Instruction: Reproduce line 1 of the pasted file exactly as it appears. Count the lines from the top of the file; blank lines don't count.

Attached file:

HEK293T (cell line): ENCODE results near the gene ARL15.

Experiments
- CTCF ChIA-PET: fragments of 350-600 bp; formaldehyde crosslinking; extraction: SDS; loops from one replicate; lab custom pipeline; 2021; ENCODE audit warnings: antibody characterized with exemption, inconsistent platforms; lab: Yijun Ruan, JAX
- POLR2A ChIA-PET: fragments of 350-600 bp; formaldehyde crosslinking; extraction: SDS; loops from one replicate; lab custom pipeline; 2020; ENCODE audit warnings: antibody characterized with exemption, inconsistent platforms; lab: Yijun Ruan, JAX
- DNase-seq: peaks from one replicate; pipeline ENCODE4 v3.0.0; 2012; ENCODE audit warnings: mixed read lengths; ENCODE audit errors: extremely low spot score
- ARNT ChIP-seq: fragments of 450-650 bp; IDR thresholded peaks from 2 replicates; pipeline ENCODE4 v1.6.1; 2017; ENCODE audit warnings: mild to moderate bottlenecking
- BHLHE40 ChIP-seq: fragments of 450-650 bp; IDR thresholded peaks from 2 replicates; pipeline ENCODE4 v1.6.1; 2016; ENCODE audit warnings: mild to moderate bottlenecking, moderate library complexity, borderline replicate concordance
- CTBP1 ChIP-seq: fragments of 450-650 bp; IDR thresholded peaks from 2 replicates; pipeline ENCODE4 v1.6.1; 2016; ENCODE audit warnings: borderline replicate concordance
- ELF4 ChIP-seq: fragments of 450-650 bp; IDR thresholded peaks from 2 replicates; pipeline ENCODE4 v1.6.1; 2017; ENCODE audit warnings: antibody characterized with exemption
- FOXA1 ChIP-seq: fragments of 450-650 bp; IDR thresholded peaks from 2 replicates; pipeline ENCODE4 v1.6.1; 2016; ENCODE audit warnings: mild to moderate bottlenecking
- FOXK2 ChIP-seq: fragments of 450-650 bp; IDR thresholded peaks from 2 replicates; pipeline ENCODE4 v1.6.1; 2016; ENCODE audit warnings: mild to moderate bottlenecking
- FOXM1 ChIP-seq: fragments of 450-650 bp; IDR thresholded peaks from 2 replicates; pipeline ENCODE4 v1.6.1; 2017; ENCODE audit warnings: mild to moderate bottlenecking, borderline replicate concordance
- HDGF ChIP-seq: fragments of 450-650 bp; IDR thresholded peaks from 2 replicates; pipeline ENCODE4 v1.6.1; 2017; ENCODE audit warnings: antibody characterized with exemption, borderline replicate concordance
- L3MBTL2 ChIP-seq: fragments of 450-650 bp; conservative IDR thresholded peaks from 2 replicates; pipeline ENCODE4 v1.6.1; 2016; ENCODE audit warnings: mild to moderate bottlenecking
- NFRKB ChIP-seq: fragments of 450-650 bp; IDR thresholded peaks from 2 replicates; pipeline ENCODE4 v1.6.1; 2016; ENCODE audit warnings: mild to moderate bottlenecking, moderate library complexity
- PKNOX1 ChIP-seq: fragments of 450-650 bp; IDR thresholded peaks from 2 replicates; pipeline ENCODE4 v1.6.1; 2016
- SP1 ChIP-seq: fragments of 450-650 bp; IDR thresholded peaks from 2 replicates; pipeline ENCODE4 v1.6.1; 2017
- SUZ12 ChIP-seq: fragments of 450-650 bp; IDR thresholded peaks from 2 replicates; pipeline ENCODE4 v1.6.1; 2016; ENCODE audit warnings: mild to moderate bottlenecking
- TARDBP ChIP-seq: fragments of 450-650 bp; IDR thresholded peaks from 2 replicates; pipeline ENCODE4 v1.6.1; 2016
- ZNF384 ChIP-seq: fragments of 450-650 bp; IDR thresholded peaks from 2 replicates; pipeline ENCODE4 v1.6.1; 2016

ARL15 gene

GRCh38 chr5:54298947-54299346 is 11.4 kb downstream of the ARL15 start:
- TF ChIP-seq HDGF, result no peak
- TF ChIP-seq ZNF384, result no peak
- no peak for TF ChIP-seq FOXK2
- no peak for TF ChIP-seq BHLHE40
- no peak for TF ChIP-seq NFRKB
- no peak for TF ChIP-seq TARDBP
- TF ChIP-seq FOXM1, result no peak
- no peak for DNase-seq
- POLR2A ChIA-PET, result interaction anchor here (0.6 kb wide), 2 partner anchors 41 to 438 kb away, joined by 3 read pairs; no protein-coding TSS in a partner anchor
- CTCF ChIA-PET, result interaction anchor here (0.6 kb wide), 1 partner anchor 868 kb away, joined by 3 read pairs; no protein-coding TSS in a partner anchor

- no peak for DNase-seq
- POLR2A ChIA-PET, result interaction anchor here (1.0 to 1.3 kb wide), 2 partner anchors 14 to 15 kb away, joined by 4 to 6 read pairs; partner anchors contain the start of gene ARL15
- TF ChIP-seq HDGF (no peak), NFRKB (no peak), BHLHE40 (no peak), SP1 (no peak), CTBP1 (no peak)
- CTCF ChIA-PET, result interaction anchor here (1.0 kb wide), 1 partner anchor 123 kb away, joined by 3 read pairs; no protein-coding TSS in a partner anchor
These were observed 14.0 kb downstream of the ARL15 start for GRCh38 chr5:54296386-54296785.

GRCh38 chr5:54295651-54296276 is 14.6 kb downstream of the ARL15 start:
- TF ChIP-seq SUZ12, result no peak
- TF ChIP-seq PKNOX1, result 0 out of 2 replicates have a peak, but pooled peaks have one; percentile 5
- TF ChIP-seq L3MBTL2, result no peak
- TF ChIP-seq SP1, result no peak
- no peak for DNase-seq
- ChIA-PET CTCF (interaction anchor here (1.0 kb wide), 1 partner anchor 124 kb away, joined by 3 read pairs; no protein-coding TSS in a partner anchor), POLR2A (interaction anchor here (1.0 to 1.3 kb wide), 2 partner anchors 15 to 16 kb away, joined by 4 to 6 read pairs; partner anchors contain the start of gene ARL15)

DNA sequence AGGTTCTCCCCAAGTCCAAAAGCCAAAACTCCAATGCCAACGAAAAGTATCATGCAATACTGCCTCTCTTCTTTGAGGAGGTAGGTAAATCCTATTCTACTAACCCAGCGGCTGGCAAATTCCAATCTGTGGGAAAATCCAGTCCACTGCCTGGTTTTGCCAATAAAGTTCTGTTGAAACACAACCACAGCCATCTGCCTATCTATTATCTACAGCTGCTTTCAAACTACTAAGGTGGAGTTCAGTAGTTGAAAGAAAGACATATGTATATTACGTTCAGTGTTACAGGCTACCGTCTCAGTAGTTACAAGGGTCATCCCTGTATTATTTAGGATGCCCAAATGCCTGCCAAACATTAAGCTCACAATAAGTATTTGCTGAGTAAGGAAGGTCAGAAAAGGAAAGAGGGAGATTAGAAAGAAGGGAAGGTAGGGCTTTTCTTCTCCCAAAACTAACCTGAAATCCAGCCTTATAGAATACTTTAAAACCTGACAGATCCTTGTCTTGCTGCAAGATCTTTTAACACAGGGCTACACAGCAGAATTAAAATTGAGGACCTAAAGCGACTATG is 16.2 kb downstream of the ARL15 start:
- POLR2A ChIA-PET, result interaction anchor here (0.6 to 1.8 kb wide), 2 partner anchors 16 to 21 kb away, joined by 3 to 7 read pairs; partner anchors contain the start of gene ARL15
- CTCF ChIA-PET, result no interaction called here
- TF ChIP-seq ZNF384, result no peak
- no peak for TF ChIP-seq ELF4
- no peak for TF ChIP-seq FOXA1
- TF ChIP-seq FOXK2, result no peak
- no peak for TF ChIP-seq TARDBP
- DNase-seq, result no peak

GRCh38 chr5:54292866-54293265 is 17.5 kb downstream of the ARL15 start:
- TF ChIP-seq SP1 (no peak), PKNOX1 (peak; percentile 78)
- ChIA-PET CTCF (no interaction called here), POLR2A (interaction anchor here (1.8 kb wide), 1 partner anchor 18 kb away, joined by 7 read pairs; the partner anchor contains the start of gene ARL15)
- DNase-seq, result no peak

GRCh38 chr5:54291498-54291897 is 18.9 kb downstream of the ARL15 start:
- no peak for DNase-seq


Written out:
HEK293T (cell line): ENCODE results near the gene ARL15.